As Goes the Cantaloupe

There are a myriad of choices in the way of fruit at our grocery store. I rate myself competent in the selection of those that advertise their condition, like a banana. If the banana’s skin is regulation yellow and doesn’t have brown and black spots, it’s probably going to be a pretty good banana.

There are other fruits that supposedly have signs that predict their condition. My track record of bringing home winners with this group is mixed. For example, I know that a rock hard avocado is a losing proposition, just as I know that an avocado with the consistency of a sponge passed its prime some time ago. A carefully selected, just the right amount of soft avocado can still ruin your day when you cut in to it and find that it’s rotten. Truth be told, I don’t really care about avocados. I do, however, care quite a bit about guacamole. A batch of rotten avocados is nature’s way of keeping me from my guacamole, and it hurts each and every time.

I bring all of this to your attention as there is a final category of fruit that, in my opinion, defies all speculation as to its quality. The champion of this group is, of course, the cantaloupe. I have been given all sorts of advice over the years as to the leading indicators of a good cantaloupe. At the insistence of these so-called experts, I have thumped many a cantaloupe and listened closely to the quality of the reverberation. I have gently shaken them (still not sure what that is supposed to accomplish) and, finally, I have sniffed them. To my trained nose, they do indeed smell like cantaloupes.

A few stores try to take some of the mystery out of it by cutting them in half and wrapping the exposed cantaloupe in plastic. This would work with an avocado, but the devious cantaloupe can’t be deciphered by looks, even on the inside. No, the only way to tell if you’ve got yourself a cantaloupe worth the effort is to actually take a bite. There are no shortcuts.

All of this talk of frustration reminds me of the most discussed, and perhaps the most vexing topic out there today: the fiscal cliff. I am asked on a daily basis what I think will happen with our taxes, our economy and our government. As many people significantly smarter than me have already stated, there’s really no way to tell. The fiscal cliff and all of the related debates are like one giant cantaloupe – we’re not going to know how we feel about it until we take it home and have that first bite.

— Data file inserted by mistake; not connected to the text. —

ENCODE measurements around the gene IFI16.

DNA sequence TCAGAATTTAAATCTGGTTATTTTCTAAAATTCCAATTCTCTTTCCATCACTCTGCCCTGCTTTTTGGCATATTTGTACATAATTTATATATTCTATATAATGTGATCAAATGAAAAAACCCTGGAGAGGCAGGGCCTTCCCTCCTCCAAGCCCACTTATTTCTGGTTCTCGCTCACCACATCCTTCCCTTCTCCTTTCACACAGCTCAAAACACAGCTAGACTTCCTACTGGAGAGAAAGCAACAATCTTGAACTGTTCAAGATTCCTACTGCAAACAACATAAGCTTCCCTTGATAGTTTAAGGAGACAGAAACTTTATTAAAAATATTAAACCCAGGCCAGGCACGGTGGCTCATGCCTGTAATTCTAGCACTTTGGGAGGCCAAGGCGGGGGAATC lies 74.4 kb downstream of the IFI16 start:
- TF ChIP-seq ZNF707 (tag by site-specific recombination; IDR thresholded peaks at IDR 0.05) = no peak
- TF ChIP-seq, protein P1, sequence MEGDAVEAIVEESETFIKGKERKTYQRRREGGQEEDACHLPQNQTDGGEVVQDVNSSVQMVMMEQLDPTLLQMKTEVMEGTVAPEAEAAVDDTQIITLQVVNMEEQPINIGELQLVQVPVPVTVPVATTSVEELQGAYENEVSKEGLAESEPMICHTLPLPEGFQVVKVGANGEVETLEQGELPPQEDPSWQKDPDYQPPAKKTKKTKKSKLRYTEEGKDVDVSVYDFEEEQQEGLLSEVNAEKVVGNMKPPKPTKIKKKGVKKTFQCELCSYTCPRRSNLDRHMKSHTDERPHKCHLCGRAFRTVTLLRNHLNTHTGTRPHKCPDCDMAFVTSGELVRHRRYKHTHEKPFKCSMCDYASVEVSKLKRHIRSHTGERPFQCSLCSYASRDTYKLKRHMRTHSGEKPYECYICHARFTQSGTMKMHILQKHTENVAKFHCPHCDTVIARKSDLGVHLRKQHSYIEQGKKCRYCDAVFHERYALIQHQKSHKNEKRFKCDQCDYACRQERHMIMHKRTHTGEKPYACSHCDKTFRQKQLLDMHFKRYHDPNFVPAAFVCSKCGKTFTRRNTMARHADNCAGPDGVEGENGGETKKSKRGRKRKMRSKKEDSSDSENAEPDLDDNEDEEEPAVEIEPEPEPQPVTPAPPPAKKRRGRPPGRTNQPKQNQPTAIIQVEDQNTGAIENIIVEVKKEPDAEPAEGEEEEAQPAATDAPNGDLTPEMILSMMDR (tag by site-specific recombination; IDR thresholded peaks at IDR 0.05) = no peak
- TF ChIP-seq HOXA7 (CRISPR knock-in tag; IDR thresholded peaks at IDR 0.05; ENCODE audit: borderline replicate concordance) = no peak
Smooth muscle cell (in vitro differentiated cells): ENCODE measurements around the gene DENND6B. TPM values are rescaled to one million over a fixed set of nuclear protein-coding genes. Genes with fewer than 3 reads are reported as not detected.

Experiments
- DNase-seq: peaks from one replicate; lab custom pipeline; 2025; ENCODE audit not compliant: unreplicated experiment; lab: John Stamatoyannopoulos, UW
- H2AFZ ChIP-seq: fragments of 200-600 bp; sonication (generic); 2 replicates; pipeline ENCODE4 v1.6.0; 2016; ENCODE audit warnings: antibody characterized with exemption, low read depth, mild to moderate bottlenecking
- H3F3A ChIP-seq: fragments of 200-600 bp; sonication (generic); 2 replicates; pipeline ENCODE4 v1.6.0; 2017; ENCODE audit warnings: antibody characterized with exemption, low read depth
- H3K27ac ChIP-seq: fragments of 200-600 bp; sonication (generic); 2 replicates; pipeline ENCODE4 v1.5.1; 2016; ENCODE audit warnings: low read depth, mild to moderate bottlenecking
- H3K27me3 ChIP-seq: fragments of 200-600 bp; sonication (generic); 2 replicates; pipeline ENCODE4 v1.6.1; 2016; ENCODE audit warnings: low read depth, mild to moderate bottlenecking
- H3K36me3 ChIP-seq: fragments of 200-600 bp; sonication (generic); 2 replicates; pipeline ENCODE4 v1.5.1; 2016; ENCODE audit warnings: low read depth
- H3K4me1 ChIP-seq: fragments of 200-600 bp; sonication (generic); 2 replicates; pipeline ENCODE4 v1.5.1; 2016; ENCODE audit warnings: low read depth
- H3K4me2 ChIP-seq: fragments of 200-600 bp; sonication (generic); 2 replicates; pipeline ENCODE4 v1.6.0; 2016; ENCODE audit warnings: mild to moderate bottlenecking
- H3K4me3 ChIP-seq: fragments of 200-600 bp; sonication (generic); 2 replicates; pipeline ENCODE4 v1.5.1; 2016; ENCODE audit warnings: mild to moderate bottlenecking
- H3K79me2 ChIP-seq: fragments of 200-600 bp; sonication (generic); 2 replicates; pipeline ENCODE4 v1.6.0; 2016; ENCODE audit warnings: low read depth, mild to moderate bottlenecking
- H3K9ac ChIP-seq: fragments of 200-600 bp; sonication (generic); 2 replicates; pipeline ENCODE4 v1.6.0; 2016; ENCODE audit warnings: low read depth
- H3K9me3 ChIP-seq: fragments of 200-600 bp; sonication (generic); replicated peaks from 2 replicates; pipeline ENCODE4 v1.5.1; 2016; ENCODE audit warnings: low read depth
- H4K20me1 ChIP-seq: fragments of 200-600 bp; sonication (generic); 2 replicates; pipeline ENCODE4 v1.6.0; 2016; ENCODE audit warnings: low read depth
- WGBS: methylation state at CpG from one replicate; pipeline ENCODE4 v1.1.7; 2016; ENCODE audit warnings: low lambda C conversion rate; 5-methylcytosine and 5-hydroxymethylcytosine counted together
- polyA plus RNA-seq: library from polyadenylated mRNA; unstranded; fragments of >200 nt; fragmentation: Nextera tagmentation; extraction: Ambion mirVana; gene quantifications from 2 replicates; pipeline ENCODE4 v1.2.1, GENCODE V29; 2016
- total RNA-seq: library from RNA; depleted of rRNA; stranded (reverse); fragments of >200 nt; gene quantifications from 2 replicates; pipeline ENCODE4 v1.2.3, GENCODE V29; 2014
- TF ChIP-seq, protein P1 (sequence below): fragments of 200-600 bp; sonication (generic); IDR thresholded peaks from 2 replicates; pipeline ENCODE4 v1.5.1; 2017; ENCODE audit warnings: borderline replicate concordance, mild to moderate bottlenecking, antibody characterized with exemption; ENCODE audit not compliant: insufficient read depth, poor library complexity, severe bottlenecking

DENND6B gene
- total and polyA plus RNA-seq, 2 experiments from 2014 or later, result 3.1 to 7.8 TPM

Our apprehension over the coming conduct of our elected officials is a little bit ironic. After all, this is essentially the same cast of characters that made, or failed to make, the decisions that lead us to this dramatic cliff-hanger. We’ve seen them in action first hand, and if they were avocados it’s a sure bet that none of us would be eating guacamole anytime soon.

Other than the simple, but true advice to avoid panic, and continue diversify, there is probably not much that any of us can do until the final decisions are reached. It might help – a little – to remember that tax code changes affect the future, not the past. Regardless of what you may have heard, these discussions will not end with the seizure of all existing 401(k) and IRA assets. If we are indeed soon served the fiscal equivalent of a bad cantaloupe it will make for a lousy breakfast the following day, but it can’t go back and sour all of the meals we’ve enjoyed over the last 10+ years.

It is likely that much of what we’ve enjoyed in the way of breaks over the last 10+ years will indeed be trimmed or eliminated. The window may be closing, but we’ve all benefited from substantially higher deferral limits in our retirement plans, lower marginal tax rates, no phase-outs on deductions and increased tax credits. It might also help to recall that almost all of these tax breaks were passed because they included a “sunset” provision which would roll them back to the original levels — only to have the sunset later removed by our elected officials. Finally, please keep in mind that the original justification for the tax cuts was the presence of an actual surplus in our government’s coffers (the reduction in tax revenue was supposed to be offset by increased economic growth).

I know of no one, with the exception of Warren Buffett, who is eager to see a tax increase. I also know of no one that is particularly pleased with the performance of our elected officials. I have, for the record, given up on the dream bringing home a good cantaloupe. When I take that first bite, I’ll expect the worst and be pleasantly surprised with a better outcome. That approach might work for more than just cantaloupes.

*Originally published December, 2012.